Jean Hay Smith1, Mely Brown1 Gareth Treharne2, Lynley Anderson3,
1 Department of Medicine, University of Otago, Wellington, New Zealand
2 Department of Psychology, University of Otago, Dunedin, New Zealand
3 Bioethics Centre, University of Otago, Dunedin, New Zealand
Clinician-researchers may find it difficult to shed their ‘clinician skin’ when moving to a research role with participants who are patients, even where there is no pre-existing clinical relationship with the researcher. This engrained orientation to patients’ needs may generate tension for the clinician-researcher within their research role, creating a need to grapple with the unavoidability and implications of dual role. Little is known about the range and implications of dual role experiences. The aim of this research was to develop a typology of common dual role experiences to help clinician-researchers (and those planning, supervising and approving research) grapple with ethical and methodological sequelae.
Five databases were systematically searched (inception to 28.07.2014). Full text of included articles was loaded in NVivo and coded for all examples of dual role. Searching located 7135 records. Forty-four primary investigations or first-person reports of clinician-researcher dual role were eligible. The majority of clinician-researchers in these identified studies were nurses or doctors, carrying out research that ranged from clinical trials through to in-depth qualitative studies. Our research identified 10 ways in which dual role is experienced regardless of research type, setting, or researcher’s profession including: managing participant questions; dealing with participant ‘agendas’; deciding when to assist colleagues with non-research tasks; making an incidental diagnosis; participants confusing research with therapy; unwarranted assumptions about participant data; reluctant participants; non-research related participant revelations; over-identification with clinical role; and manipulating participants.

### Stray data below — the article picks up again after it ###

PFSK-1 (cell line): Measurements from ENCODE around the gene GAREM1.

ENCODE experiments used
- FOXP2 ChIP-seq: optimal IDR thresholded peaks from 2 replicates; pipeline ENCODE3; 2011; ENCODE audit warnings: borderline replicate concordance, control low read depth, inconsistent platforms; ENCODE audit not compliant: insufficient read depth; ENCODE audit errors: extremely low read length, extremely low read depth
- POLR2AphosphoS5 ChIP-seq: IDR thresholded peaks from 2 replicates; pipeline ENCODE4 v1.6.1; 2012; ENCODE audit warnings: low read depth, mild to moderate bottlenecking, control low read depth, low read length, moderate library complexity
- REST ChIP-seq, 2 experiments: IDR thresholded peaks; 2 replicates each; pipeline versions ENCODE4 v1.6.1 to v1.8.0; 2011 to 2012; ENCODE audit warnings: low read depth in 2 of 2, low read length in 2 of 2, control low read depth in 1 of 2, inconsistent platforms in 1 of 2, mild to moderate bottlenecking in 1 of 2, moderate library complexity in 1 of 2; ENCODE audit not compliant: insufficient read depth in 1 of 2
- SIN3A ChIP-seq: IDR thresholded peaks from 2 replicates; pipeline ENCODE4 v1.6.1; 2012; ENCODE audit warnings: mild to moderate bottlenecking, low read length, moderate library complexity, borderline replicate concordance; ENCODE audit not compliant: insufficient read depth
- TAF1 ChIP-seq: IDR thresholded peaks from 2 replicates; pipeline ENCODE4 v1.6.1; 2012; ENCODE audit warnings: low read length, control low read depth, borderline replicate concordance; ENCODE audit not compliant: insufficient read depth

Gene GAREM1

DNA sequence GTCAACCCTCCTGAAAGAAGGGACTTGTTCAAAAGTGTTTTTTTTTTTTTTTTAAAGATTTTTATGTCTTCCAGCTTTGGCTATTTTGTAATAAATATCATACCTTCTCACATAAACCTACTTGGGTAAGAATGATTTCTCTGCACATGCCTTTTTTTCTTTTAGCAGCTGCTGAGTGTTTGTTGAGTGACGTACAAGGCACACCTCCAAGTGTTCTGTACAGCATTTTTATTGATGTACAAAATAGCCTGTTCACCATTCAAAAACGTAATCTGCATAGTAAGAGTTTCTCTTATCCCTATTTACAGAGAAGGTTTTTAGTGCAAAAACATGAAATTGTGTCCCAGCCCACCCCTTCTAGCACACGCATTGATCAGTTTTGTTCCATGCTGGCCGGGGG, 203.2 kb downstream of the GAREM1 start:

These dual role experiences typically arise after ethics approval and research commencement. Equipped with this typology, clinician-researchers, their supervisors, and/or ethics committees may critically assess a developing research protocol for potential ethical concerns associated with dual role and act to mitigate or manage any issues that may arise.
Lynley Anderson teaches ethics and professional issues to undergraduate and postgraduate health professional students. Lynley has carried out research on the ethical issues in sports health care, and from that has written codes of ethics for health professional bodies including the Australasian College of Sports Physicians (2008), the NZ Physiotherapy Board and Society (2011), and NZ Sports Physiotherapists (2014). Lynley was a founding editors of the Journal of Bioethical Inquiry and editor of the New Zealand Bioethics Journal. She served on the Ethics Committee for Assisted Reproduction Technologies (ECART), and currently chairs the New Zealand’s Health Research Council Ethics Committee.